Otaku USA Magazine
U.S. Major: Yu-Gi-Oh Creator A Hero Who Died Trying to Save People in Riptide


Yu-Gi-Oh creator Kazuki Takahashi passed away at sea this past July, and the autopsy listed the cause of death as drowning. Now Stars and Stripes, a news source aimed for members of the U.S. military community, says that it seems he died trying to save others from drowning.

Major Robert Bourgeau, who is the deputy operations officer for the 10th Support Group at Torii Station in Yomitan, noticed a woman, her 11-year-old daughter, and an American soldier caught in a large riptide. They were about 100 yards from the shore.

While emergency services were called, Bourgeau leapt into the water himself.

“I grabbed mom and I grabbed [the girl] and I just kicked for all life,” he told Stars and Stripes.

While he was in the midst of this, multiple students of Bourgeau’s saw Takahashi trying help the people as well. In all the chaos, Bourgeau himself did not see Takahashi.

“You play that ‘what if’ game a lot,” remarked Bourgeau. “This guy had a huge impact on the world.”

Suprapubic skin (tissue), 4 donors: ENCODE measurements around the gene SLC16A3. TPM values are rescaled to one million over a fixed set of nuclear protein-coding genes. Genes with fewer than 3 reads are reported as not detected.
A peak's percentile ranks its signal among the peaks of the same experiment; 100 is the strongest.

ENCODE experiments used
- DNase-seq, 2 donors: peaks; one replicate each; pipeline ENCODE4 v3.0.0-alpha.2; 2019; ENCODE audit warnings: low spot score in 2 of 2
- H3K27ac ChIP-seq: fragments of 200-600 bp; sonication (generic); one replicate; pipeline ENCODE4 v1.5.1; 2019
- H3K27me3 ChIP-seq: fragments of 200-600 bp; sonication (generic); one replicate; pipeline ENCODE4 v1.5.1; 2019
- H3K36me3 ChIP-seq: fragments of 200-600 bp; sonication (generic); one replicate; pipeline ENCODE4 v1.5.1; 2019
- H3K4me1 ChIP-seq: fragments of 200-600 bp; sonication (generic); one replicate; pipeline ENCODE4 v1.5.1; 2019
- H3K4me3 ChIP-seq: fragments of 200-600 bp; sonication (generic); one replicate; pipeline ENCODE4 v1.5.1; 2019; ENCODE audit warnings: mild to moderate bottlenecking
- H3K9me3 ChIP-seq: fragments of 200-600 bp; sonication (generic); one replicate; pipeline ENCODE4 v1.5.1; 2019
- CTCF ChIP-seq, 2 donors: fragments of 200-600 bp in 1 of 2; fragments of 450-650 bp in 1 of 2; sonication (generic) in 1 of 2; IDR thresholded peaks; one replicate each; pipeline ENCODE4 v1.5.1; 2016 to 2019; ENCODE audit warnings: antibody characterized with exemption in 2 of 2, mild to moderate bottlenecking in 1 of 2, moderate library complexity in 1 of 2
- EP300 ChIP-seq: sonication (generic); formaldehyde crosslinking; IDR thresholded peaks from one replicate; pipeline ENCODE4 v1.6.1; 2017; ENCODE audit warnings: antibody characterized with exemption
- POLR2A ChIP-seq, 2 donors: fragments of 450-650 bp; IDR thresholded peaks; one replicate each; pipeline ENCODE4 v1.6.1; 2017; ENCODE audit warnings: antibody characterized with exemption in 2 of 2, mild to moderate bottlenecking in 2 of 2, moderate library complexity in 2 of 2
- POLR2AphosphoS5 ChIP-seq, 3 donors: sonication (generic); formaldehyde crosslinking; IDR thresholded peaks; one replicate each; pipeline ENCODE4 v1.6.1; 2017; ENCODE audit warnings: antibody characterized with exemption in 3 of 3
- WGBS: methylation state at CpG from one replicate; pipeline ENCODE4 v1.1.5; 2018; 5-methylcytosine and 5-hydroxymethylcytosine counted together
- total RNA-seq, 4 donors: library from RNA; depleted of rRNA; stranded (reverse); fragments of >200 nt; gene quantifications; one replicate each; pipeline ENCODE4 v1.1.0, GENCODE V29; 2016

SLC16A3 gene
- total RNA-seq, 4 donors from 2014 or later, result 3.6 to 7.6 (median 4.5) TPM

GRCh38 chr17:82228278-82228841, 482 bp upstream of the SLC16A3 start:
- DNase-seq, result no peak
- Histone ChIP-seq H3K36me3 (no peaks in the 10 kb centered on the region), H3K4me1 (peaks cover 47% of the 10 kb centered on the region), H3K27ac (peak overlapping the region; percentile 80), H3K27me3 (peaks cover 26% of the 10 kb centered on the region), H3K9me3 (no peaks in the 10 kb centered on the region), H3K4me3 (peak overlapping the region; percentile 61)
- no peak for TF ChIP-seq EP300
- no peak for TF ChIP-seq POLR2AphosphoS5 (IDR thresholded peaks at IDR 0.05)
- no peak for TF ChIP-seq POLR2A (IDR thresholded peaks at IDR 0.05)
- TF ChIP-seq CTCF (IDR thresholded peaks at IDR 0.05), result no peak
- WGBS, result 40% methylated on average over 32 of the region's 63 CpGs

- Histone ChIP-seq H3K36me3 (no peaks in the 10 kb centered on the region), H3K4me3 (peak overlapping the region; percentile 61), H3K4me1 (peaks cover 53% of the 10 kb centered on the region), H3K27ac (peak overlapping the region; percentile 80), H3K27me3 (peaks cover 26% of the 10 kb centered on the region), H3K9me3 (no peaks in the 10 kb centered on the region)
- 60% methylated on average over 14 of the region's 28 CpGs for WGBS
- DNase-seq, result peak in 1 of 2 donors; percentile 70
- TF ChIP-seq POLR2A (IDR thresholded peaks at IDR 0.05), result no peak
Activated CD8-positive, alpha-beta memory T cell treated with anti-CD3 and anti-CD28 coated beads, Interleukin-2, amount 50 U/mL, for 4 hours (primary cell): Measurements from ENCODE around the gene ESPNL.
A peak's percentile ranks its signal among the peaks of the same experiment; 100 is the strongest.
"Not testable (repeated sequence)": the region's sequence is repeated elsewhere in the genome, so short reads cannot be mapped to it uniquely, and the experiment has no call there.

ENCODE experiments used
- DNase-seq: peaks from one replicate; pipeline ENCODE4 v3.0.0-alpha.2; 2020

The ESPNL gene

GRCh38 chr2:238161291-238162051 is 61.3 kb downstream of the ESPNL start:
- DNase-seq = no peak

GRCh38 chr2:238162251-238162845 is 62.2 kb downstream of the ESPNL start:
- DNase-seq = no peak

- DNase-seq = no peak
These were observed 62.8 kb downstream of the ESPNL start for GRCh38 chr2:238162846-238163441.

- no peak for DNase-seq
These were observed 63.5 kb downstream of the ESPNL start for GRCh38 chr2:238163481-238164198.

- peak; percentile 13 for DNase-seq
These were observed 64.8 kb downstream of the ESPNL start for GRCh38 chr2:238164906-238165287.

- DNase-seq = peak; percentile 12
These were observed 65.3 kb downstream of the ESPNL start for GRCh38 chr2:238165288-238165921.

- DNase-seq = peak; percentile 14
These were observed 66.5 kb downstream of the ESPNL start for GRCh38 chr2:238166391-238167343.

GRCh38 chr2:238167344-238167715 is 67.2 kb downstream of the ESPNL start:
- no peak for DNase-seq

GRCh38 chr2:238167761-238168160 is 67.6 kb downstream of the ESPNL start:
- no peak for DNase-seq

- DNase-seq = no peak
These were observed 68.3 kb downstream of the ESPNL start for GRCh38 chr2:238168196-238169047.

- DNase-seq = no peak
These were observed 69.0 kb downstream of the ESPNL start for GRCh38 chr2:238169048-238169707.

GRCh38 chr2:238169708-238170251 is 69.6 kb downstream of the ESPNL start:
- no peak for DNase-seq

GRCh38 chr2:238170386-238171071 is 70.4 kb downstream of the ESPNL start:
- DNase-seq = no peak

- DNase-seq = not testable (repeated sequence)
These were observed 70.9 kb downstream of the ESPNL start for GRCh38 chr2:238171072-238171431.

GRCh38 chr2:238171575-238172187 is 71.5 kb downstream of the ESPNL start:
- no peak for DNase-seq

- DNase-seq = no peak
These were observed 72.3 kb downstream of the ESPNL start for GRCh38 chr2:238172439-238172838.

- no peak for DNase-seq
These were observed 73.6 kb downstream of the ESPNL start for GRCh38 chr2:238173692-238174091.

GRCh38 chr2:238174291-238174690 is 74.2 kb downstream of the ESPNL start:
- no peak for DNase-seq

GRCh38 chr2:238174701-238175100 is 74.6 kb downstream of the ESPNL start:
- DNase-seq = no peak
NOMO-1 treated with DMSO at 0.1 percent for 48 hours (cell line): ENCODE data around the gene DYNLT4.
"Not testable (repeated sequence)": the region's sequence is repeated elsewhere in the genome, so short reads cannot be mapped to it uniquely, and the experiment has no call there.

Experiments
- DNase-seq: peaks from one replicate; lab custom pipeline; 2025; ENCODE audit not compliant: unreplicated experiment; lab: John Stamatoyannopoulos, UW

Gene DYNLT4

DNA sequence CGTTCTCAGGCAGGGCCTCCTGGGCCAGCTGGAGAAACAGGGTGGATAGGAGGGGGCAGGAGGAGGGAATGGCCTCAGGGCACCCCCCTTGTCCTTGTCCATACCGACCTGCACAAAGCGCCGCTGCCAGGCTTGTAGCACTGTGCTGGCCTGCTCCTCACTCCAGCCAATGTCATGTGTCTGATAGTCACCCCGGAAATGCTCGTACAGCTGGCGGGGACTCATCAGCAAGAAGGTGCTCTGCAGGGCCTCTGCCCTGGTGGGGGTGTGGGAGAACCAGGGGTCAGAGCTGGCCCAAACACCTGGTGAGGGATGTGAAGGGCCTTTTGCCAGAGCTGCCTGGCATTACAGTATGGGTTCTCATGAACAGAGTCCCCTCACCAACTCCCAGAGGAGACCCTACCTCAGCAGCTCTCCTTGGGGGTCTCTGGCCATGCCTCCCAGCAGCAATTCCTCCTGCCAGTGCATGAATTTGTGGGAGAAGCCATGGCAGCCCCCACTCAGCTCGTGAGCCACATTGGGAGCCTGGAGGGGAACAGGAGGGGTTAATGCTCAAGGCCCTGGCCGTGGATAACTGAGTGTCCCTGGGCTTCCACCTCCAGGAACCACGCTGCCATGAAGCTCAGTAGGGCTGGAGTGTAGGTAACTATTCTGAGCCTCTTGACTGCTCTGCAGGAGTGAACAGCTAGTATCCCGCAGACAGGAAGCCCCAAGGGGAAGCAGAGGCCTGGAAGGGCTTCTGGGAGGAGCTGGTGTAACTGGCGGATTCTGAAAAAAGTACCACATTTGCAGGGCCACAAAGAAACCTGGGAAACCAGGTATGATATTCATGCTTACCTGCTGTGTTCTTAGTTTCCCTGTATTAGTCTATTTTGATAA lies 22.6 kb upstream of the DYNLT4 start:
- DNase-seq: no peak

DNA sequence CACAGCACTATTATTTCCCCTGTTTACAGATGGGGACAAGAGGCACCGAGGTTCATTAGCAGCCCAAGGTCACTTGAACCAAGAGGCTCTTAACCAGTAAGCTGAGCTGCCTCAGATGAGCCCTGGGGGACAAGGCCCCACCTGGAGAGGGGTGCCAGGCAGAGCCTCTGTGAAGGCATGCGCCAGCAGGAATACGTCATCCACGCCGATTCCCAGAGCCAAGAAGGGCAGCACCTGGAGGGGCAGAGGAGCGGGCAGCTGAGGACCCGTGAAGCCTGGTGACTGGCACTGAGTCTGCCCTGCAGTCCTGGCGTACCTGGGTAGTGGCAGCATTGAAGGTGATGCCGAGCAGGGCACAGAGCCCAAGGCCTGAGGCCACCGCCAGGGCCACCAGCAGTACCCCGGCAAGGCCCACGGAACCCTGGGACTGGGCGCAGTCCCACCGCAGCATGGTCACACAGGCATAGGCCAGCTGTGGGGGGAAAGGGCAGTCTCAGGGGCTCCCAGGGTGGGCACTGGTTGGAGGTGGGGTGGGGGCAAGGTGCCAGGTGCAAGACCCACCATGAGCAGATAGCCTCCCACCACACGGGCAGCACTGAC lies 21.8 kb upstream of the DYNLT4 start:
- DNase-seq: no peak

Though he almost drowned himself in the process, Bourgeau saved the woman, her daughter, and the soldier. Stars and Stripes described him as pained that he didn’t see Takahashi and therefore wasn’t able to help him in time.

Bourgeau didn’t mince words about his admiration for Takahashi. “He’s a hero. He died trying to save someone else.”

For his actions saving three people, Bourgeau was nominated for the Soldier’s Medal. Military-Ranks.org described the medal this way: “The performance must have involved personal hazard or danger and the voluntary risk of life under conditions not involving conflict with an armed enemy.”

Takahashi, whose real name was Kazuo Takahashi, died at age 60. He was one of the most successful mangaka of all time with his series Yu-Gi-Oh, which is loved around the world.

Source: Stars and Stripes


Danica Davidson is the author of the bestselling Manga Art for Beginners with artist Melanie Westin, plus its sequel, Manga Art for Everyone, and the first-of-its-kind manga chalk book Chalk Art Manga, both illustrated by professional Japanese mangaka Rena Saiya. Check out her other comics and books at www.danicadavidson.com.